Effect of the additional noradrenergic neurodegeneration to 6-OHDA-lesioned rats in levodopa-induced dyskinesias and in cognitive disturbances
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- Pérez, V., Marin, C., Rubio, A. et al. J Neural Transm (2009) 116: 1257. doi:10.1007/s00702-009-0291-0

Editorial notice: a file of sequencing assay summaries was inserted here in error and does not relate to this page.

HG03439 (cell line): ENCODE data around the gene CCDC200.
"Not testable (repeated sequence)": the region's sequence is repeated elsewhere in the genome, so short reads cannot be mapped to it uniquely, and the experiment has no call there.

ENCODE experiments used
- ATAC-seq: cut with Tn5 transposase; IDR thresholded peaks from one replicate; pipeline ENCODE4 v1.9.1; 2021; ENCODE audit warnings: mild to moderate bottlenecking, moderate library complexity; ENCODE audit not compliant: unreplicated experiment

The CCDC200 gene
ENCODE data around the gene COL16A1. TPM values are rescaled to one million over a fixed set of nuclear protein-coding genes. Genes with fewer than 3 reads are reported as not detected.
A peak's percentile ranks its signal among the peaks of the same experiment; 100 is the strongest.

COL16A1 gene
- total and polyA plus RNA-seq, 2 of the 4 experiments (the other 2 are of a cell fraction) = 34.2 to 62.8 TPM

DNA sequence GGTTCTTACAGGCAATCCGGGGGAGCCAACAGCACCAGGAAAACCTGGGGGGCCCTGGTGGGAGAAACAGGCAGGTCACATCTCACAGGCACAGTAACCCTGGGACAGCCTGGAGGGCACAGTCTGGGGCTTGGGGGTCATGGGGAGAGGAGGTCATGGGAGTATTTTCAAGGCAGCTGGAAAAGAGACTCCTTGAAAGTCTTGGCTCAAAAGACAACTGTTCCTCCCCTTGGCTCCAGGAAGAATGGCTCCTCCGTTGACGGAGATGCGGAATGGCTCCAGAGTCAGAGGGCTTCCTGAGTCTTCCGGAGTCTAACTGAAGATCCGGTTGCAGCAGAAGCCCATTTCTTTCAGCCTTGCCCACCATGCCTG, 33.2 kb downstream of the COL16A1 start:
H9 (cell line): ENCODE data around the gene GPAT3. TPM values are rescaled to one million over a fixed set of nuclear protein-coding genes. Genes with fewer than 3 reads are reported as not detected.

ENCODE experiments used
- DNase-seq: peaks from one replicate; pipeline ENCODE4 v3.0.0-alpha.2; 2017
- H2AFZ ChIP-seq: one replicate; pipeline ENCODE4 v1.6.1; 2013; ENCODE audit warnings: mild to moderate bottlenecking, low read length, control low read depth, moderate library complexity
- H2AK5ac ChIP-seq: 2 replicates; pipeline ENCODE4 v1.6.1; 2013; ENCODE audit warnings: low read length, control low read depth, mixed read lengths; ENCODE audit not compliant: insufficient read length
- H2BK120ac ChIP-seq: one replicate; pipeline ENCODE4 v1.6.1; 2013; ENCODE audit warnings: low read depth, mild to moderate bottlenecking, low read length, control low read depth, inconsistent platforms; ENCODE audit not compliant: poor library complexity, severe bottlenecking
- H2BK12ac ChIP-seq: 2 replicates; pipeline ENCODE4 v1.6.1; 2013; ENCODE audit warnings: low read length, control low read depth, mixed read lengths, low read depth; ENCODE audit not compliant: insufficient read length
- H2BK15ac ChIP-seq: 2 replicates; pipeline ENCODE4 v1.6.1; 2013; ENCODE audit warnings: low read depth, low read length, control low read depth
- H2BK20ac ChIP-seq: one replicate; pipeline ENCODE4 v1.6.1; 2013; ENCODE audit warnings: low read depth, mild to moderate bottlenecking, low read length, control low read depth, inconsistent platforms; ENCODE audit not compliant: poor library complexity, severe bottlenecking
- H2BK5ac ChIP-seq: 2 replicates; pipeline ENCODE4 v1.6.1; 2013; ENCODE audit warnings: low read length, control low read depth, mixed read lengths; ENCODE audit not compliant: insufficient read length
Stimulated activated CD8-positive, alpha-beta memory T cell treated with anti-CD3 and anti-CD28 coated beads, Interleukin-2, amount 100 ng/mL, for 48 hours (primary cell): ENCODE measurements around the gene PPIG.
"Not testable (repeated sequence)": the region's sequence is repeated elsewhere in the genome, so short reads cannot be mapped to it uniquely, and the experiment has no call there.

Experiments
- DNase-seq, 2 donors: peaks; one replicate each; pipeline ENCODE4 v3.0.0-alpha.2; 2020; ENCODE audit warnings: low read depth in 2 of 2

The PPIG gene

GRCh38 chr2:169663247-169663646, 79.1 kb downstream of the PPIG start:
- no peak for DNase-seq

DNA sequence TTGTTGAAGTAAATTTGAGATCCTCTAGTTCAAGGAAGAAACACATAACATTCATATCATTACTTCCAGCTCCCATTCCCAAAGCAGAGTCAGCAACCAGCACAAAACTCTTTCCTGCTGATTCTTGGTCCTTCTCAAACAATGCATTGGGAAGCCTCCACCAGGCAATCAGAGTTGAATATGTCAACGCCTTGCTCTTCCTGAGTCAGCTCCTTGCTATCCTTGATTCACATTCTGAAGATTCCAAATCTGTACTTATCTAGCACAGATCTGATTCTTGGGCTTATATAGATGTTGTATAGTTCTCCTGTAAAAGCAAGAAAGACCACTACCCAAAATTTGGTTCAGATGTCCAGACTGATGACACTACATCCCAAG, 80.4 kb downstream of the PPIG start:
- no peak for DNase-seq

Parkinson’s disease is a motor and cognitive disorder characterised by a progressive loss of the substantia nigra pars compacta (SNc) dopaminergic neurons as well as of the locus coeruleus (LC) noradrenergic neurons. It has been suggested that LC neurodegeneration might influence levodopa-induced motor disturbances and cognitive performance. We investigated the influence of dopaminergic and noradrenergic lesions on levodopa-induced dyskinesias and on working memory in rats. Two groups of animals were used: (1) rats with a dopaminergic lesion induced by a unilateral administration of the neurotoxin 6-hydroxydopamine (6-OHDA), and (2) rats with a combined lesion of the dopaminergic and noradrenergic systems induced by 6-OHDA and N-(2-chloroethyl)-N-ethyl-2-bromobenzylamine (DSP-4), respectively. Dyskinesias were evaluated on days 1, 8, 15 and 22 of chronic levodopa treatment (6 mg/kg, twice at day, i.p.). Working memory was evaluated by a radial-arm maze (1) before lesions, (2) before levodopa administration and (3) after 22 days of levodopa treatment. Total, axial, limb and orofacial dyskinesias not differed significantly between both groups. Working memory tasks worsened in both lesioned groups reaching significance in terms of time of performance (P < 0.05). The number of repeated entries in the same arm (errors) was only significant in the double-lesioned group (P < 0.05). This behaviour was not different from the one observed after chronic levodopa treatment. These results suggest that levodopa-induced dyskinesias in the 6-OHDA-lesioned rats were not affected by the additional noradrenergic lesion, whereas this last condition was sufficient to worse the cognitive performance deficit produced by the dopaminergic lesion.